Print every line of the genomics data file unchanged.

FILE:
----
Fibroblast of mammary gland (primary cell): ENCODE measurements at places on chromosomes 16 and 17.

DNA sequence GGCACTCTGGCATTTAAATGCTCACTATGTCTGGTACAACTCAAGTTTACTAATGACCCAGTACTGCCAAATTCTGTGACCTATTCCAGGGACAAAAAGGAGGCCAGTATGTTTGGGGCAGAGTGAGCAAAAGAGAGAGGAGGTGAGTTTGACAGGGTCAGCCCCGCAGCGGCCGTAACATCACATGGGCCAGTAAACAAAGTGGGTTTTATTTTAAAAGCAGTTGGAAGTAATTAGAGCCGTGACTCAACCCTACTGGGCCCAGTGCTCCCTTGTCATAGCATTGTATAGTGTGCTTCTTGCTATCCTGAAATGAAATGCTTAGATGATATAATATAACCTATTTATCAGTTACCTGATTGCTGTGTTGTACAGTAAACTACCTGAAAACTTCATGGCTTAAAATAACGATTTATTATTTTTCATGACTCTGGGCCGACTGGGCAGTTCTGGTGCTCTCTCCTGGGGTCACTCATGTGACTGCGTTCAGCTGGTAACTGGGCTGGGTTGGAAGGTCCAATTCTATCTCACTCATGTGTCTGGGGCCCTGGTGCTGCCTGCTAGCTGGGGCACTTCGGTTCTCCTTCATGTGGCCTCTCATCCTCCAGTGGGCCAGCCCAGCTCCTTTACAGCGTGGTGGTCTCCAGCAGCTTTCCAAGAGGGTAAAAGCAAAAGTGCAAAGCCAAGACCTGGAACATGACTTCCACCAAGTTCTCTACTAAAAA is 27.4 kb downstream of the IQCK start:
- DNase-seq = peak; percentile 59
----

Fibroblast of mammary gland (primary cell): ENCODE measurements at places on chromosomes 16 and 17.

DNA sequence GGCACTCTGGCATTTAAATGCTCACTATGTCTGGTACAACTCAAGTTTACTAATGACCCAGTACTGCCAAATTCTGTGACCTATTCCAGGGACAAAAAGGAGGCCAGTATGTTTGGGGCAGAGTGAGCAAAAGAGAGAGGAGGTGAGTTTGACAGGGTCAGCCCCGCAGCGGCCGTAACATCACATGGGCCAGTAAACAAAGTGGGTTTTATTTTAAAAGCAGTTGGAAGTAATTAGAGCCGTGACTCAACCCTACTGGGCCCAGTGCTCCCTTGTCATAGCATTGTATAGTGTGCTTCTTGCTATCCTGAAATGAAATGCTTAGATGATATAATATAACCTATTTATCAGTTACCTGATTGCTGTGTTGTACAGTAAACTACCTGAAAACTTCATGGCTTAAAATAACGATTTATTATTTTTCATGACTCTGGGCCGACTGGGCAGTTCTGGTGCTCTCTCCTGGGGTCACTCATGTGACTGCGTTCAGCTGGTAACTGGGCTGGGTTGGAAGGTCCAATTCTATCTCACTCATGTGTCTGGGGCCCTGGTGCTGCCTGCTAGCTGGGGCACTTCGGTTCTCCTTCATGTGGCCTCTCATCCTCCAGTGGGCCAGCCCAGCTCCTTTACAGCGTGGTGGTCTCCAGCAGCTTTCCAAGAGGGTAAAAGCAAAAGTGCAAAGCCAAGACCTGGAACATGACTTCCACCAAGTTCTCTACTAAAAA is 27.4 kb downstream of the IQCK start:
- DNase-seq = peak; percentile 59